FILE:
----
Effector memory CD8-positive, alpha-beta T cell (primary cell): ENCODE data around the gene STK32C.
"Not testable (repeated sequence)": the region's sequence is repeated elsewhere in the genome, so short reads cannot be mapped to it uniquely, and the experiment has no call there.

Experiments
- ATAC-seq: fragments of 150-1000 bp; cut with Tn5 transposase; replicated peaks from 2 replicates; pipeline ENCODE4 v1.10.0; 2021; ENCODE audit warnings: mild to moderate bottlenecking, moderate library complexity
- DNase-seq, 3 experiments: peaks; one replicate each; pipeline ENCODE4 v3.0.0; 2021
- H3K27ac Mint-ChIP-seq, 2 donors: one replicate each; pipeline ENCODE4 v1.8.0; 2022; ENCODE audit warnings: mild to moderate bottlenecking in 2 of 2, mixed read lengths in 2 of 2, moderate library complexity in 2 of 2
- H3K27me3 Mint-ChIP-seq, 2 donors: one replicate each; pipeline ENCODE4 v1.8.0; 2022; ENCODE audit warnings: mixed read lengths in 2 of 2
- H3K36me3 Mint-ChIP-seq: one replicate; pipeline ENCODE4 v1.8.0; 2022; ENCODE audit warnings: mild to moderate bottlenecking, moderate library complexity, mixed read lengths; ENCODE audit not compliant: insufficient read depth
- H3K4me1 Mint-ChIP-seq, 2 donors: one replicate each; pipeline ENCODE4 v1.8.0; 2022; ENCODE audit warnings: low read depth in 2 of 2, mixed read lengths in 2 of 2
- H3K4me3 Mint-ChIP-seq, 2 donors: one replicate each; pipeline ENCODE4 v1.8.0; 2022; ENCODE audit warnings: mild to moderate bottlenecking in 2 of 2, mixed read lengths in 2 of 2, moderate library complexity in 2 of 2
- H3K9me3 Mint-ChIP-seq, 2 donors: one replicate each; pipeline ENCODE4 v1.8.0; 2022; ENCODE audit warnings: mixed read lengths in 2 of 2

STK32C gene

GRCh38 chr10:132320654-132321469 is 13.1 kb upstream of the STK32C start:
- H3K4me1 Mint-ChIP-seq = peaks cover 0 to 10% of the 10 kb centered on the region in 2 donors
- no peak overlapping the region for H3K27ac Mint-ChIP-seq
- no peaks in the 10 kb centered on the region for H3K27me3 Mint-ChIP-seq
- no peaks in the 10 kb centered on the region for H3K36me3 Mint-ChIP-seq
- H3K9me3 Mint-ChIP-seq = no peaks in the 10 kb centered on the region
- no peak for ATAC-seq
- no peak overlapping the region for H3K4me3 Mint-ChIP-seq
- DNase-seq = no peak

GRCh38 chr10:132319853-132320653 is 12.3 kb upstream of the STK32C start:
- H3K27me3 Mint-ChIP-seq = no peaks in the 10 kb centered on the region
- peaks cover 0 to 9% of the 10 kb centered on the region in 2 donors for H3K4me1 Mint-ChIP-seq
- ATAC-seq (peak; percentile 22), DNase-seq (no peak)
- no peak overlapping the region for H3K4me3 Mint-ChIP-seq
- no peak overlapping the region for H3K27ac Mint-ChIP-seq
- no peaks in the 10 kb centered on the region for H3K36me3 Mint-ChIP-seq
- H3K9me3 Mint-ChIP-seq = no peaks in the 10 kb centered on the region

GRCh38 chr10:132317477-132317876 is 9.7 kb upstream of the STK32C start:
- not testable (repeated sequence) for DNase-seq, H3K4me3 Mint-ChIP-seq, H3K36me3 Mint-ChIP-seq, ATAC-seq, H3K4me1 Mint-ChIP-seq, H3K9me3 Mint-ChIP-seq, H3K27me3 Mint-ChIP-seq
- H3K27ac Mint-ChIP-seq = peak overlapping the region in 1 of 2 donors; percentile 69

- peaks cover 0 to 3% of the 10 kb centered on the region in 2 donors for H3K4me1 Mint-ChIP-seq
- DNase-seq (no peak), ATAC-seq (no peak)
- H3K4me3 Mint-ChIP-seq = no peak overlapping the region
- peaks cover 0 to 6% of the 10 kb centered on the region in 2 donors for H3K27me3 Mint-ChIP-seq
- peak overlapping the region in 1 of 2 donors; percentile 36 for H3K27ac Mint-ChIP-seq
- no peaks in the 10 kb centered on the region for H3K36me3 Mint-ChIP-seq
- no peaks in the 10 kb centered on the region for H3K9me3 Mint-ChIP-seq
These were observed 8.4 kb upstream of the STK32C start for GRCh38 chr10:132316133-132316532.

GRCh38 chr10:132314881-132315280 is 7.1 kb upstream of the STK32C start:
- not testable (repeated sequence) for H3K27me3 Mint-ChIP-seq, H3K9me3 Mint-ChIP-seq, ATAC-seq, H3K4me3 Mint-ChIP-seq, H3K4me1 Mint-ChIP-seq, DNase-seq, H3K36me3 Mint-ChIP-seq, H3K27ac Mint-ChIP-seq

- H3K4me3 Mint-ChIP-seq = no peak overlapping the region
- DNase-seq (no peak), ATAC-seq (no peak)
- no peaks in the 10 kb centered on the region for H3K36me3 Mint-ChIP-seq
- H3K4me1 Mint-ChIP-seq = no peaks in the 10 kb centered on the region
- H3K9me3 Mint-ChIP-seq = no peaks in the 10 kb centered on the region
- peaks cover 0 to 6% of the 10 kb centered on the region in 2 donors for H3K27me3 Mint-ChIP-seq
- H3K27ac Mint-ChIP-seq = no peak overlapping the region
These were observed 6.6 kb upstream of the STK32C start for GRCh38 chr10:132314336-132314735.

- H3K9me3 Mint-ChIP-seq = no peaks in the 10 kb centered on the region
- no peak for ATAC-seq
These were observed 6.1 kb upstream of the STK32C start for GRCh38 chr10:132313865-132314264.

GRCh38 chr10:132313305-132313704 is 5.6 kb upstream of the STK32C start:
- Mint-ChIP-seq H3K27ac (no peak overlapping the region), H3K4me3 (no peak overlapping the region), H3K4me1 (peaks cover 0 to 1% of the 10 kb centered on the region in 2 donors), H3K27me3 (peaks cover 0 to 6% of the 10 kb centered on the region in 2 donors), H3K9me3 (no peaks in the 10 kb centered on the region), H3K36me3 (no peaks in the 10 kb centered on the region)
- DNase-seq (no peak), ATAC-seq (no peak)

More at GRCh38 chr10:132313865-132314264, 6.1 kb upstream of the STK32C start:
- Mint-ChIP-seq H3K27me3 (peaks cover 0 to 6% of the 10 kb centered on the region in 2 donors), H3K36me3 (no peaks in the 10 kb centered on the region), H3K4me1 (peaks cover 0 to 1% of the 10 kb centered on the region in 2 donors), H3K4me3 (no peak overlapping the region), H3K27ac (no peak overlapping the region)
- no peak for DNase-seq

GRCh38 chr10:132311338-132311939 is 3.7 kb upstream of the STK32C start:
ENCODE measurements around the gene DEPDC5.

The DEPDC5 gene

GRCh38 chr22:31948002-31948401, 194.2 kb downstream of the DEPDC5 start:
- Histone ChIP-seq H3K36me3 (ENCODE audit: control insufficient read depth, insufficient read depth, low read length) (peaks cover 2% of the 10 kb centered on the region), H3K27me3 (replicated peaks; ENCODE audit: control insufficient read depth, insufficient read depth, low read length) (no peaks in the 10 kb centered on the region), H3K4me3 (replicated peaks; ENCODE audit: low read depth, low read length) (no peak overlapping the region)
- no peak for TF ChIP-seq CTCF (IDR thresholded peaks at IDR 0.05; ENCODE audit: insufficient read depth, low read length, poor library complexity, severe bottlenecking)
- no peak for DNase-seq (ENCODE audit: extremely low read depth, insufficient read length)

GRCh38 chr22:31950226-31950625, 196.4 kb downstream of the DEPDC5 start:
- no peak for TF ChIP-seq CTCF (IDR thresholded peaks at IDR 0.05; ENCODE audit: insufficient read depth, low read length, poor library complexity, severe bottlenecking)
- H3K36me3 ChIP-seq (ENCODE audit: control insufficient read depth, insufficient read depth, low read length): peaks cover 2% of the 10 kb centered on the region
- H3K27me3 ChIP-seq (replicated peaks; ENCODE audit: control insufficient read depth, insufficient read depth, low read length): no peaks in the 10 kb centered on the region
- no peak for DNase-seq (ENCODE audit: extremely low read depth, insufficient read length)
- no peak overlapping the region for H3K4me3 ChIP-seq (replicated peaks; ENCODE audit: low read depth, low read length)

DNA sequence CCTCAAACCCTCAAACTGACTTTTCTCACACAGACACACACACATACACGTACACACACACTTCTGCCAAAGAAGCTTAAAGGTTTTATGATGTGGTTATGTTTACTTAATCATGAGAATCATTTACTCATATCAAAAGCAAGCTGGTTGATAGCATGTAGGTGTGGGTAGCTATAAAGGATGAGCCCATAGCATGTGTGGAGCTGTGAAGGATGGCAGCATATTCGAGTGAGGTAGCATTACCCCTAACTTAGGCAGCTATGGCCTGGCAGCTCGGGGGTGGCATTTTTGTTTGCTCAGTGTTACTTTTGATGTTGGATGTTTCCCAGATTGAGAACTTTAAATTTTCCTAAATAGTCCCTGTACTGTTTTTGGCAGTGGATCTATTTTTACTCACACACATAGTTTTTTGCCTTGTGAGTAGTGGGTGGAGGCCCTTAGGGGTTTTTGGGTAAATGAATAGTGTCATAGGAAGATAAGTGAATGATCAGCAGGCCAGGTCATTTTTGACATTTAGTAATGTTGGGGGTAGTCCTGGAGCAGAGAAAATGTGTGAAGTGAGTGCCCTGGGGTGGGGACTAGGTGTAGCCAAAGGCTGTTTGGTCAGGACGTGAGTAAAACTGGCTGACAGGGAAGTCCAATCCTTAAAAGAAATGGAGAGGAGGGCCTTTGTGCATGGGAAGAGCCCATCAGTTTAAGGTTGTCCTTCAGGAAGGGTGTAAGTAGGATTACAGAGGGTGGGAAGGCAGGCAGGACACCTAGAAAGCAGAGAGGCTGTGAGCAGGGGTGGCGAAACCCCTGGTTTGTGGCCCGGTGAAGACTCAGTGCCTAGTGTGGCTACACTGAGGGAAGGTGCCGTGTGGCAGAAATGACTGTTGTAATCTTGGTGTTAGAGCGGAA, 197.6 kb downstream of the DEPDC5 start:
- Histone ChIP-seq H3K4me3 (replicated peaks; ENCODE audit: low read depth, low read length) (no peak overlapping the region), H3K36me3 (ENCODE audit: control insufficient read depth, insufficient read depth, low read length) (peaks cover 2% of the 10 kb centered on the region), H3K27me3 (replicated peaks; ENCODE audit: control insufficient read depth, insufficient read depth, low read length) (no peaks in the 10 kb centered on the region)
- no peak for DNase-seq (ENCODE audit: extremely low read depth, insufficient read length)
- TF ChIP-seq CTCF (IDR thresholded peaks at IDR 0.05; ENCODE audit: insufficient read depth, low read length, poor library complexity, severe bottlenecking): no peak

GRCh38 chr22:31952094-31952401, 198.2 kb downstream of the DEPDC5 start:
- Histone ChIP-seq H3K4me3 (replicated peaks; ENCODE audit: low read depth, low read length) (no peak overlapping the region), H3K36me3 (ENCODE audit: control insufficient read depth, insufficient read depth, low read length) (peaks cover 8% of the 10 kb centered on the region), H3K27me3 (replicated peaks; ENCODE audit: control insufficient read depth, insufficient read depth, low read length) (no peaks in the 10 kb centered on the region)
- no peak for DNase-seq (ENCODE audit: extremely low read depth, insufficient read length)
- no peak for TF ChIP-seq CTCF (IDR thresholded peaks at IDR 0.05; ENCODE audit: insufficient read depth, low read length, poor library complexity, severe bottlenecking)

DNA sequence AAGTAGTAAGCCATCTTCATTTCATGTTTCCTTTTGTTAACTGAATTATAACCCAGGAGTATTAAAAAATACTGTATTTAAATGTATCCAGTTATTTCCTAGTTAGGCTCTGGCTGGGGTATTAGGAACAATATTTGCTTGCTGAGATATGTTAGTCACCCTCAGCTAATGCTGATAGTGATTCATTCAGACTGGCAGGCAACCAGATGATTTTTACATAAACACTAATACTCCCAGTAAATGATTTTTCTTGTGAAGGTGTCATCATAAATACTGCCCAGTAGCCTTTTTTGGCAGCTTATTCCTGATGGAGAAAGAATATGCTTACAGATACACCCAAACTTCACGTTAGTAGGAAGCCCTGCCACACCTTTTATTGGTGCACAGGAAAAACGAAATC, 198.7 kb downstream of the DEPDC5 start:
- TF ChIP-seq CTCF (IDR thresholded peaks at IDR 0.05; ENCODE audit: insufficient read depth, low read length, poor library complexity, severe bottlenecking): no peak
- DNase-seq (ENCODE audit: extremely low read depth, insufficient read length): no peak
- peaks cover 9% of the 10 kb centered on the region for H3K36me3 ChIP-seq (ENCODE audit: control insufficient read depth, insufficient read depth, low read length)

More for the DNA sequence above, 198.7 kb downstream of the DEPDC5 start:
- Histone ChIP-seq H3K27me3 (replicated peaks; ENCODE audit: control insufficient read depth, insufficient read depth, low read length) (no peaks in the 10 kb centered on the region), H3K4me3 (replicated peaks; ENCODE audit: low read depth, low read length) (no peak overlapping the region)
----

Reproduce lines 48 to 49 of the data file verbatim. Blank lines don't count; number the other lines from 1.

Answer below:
- peaks cover 0 to 6% of the 10 kb centered on the region in 2 donors for H3K27me3 Mint-ChIP-seq
- H3K27ac Mint-ChIP-seq = no peak overlapping the region